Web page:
BY Kathy Noble in Reviews | 01 MAY 10
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Issue 131

Crash: Homage to J.G. Ballard

Gagosian Gallery, London, UK

BY Kathy Noble in Reviews | 01 MAY 10

Cindy Sherman, Untitled 253, 1992. C-type print, 193 x 130 cm.

Dystopia is a man’s world – or so ‘Crash: Homage to J.G. Ballard’ would have had you believe. While insinuating that sex and death are predominantly male concerns may be a little ridiculous, such an approach was unsurprising given that the exhibition mainly consisted of artists with a relationship to Gagosian Gallery (which represents few women). Curated by Mark Francis and Kay Pallister, ‘Crash’ focused on the car-wreck fetishism of Ballard’s eponymous 1973 novel – which the writer described as his ‘most important book’ – more explicitly than on other aspects of his oeuvre. But, given the breadth and depth of Ballard’s writing (which was produced over the course of more than 50 years), why is he so often only celebrated as the author of dystopian-minded, sex-obsessed science fiction? Deviating little from this now-familiar reading, the large galleries of Gagosian’s Britannia Street space were crowded with an enjoyable cacophony of 52 artists’ works illustrating ‘Ballardian’ themes – an adjectival catch-all now applied to anything from mild social unrest to full-on apocalypse.

Ballard, who died in April last year, was an uncompromising visionary with an uncanny sense for the Zeitgeist and a terrifying intuition for catastrophe; he has been credited with anticipating the failure of the high-rise, the media obsession with celebrity, the apocalypse of global warming and even the Internet. But most striking is the aesthetic rigour he employed when describing form and surface – banal suburban vistas are visualized with the same detail as an explicit sex act, vivid landscapes of interwoven forms. Ballard also believed that exhibitions could convey entire paradigms, describing ‘This is Tomorrow’, at the Whitechapel Art Gallery in 1956, as ‘among the most radical statements of the human imagination ever made’. All of which is a lot to live up to.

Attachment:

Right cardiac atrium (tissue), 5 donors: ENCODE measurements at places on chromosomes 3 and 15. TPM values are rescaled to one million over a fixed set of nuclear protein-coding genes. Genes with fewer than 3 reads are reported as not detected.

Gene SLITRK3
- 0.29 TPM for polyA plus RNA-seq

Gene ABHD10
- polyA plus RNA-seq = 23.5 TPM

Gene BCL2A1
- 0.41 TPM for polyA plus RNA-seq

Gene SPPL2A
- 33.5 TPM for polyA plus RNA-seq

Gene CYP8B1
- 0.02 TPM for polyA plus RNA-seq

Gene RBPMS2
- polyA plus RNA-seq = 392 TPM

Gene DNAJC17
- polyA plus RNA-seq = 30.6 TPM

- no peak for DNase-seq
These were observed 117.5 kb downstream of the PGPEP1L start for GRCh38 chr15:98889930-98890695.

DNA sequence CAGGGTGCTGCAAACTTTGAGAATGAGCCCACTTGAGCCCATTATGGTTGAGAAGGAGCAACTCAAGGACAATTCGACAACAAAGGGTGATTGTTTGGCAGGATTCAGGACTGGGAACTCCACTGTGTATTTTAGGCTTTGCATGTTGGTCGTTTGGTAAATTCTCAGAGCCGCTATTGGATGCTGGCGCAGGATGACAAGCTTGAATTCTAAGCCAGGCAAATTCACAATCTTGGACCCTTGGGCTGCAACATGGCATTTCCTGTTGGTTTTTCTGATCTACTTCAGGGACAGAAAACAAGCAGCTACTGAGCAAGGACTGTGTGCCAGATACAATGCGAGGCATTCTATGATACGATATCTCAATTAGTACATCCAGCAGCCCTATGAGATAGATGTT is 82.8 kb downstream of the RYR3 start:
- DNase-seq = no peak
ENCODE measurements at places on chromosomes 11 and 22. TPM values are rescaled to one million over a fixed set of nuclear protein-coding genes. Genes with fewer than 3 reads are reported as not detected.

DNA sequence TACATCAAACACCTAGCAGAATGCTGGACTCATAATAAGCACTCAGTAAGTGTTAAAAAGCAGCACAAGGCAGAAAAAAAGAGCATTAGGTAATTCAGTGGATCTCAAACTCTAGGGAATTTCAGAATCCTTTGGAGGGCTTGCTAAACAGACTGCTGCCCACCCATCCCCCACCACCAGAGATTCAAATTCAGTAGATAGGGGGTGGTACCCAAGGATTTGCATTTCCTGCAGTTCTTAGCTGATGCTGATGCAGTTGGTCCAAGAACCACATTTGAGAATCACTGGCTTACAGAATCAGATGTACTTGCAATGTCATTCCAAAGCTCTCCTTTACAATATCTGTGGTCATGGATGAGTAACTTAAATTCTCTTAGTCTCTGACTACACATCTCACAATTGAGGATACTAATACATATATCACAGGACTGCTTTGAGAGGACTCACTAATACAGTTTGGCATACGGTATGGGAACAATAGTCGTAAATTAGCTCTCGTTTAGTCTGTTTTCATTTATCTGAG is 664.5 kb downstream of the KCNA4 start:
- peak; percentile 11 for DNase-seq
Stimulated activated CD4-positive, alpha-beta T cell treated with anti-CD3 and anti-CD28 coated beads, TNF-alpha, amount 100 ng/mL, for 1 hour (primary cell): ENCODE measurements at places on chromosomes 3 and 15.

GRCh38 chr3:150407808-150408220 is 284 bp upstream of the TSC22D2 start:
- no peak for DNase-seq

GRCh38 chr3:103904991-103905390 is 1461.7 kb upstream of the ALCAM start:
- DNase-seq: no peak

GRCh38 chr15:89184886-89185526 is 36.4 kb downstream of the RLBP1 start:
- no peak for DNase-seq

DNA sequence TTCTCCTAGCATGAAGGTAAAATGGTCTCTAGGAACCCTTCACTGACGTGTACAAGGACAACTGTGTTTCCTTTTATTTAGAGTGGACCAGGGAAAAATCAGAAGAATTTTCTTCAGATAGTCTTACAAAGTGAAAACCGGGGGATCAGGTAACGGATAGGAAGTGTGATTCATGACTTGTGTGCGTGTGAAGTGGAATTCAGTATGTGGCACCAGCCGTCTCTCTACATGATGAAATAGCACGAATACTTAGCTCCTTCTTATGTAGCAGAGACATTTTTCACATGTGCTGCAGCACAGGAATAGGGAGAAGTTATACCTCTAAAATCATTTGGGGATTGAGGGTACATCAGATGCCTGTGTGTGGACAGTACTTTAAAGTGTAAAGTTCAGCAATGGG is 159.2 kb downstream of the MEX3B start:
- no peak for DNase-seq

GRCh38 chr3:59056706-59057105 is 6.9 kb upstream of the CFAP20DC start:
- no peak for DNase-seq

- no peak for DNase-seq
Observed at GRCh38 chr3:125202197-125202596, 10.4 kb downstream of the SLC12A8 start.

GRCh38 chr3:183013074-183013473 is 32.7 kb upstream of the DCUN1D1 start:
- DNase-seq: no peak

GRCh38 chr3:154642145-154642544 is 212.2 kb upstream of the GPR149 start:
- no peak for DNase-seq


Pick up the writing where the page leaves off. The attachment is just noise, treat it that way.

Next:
‘Crash’ combined plenty of 20th-century heavyweights with eclectic offerings by a younger generation – from a melancholic Edward Hopper to Roger Hiorns’ crystallized engines – to form a jarring, potent combination. Works by Francis Bacon, Richard Hamilton, Roy Lichtenstein, Gerhard Richter and Andy Warhol hung overlooking the body of a matt-black car (Richard Prince’s Elvis, 2007). Ballard himself created a number of works as an artist, including an installation of crashed cars at the New Arts Laboratory, London, in 1970, which he described as ‘an art show designed to carry out a psychological test [...] about our unconscious fascination with car crashes and their latent sexuality’, that received a ‘wildly drunken reaction’. (At the opening, Ballard employed a topless model to interview visitors.) Here, Prince’s Wayward Nurse (2006–10) – a doe-eyed blonde in a bloodied uniform, in front of the words: ‘A private nurse learns the naked truth about men’ – was hung beside Warhol’s Green Disaster (Green Disaster Twice) (1963).